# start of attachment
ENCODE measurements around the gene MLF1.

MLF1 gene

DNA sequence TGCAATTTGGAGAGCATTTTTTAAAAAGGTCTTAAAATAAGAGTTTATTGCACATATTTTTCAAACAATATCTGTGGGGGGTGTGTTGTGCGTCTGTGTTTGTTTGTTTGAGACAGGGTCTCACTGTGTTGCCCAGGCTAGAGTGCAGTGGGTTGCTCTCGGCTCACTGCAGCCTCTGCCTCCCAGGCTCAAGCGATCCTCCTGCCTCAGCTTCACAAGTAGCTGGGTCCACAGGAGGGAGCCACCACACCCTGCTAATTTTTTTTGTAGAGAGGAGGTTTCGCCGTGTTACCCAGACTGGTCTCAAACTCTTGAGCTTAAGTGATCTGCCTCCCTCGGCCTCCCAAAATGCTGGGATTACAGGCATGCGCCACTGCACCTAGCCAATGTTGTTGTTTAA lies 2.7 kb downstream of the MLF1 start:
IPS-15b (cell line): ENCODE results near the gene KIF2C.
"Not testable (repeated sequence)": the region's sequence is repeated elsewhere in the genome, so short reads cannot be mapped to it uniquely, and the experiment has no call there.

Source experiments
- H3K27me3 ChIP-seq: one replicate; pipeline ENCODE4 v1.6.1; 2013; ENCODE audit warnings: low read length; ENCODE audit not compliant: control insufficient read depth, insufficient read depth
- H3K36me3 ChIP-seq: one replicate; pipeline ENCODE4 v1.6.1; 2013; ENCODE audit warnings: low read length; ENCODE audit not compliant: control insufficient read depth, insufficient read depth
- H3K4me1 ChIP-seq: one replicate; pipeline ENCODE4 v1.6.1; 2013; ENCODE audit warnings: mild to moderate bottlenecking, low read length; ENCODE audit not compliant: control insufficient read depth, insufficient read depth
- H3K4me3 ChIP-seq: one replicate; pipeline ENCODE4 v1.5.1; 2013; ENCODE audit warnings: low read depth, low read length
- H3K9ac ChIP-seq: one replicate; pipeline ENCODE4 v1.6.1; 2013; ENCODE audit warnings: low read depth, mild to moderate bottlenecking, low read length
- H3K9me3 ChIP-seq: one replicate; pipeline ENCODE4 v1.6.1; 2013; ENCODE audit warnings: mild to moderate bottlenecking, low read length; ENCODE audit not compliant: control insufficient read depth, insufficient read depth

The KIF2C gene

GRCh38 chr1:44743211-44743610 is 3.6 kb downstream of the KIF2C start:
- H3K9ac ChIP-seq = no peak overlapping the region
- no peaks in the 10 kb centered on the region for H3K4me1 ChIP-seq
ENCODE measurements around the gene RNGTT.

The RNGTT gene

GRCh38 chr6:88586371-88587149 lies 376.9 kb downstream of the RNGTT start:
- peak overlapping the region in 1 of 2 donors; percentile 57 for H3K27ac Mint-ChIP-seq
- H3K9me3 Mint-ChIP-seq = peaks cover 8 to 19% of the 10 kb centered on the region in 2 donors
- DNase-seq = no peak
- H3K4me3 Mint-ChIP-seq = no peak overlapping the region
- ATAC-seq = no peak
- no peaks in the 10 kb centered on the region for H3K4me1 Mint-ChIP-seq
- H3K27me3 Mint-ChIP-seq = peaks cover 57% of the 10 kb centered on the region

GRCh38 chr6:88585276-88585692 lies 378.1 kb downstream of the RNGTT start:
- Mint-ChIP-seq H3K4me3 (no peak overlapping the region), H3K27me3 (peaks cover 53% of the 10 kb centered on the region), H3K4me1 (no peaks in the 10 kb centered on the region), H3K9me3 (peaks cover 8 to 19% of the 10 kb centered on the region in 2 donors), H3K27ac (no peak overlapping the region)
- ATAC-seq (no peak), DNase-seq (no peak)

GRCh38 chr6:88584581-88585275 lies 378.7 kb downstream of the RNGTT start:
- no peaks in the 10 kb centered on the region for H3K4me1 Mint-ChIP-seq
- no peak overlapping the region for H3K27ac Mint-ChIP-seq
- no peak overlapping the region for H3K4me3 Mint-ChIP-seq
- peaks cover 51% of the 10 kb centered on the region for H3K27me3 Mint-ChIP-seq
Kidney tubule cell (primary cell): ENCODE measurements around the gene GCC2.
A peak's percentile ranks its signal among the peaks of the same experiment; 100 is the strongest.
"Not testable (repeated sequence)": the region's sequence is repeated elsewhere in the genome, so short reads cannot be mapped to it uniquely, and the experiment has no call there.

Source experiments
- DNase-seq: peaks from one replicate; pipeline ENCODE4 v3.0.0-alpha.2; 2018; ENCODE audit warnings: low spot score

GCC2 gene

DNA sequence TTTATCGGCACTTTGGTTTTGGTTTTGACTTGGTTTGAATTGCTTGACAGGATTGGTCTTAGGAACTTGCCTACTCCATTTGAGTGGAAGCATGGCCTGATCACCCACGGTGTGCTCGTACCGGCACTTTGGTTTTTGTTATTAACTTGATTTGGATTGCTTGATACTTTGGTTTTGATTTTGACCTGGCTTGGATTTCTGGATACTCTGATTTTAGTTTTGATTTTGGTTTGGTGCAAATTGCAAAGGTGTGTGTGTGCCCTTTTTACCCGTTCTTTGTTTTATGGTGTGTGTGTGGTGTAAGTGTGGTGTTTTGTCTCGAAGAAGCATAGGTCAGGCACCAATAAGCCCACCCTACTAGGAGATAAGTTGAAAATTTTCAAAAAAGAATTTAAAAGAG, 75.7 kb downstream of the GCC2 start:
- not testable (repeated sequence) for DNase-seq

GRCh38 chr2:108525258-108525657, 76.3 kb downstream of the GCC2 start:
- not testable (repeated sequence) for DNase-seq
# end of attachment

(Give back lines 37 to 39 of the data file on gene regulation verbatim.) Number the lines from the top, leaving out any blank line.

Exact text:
"Not testable (repeated sequence)": the region's sequence is repeated elsewhere in the genome, so short reads cannot be mapped to it uniquely, and the experiment has no call there.

Source experiments
- DNase-seq: peaks from one replicate; pipeline ENCODE4 v3.0.0-alpha.2; 2018; ENCODE audit warnings: low spot score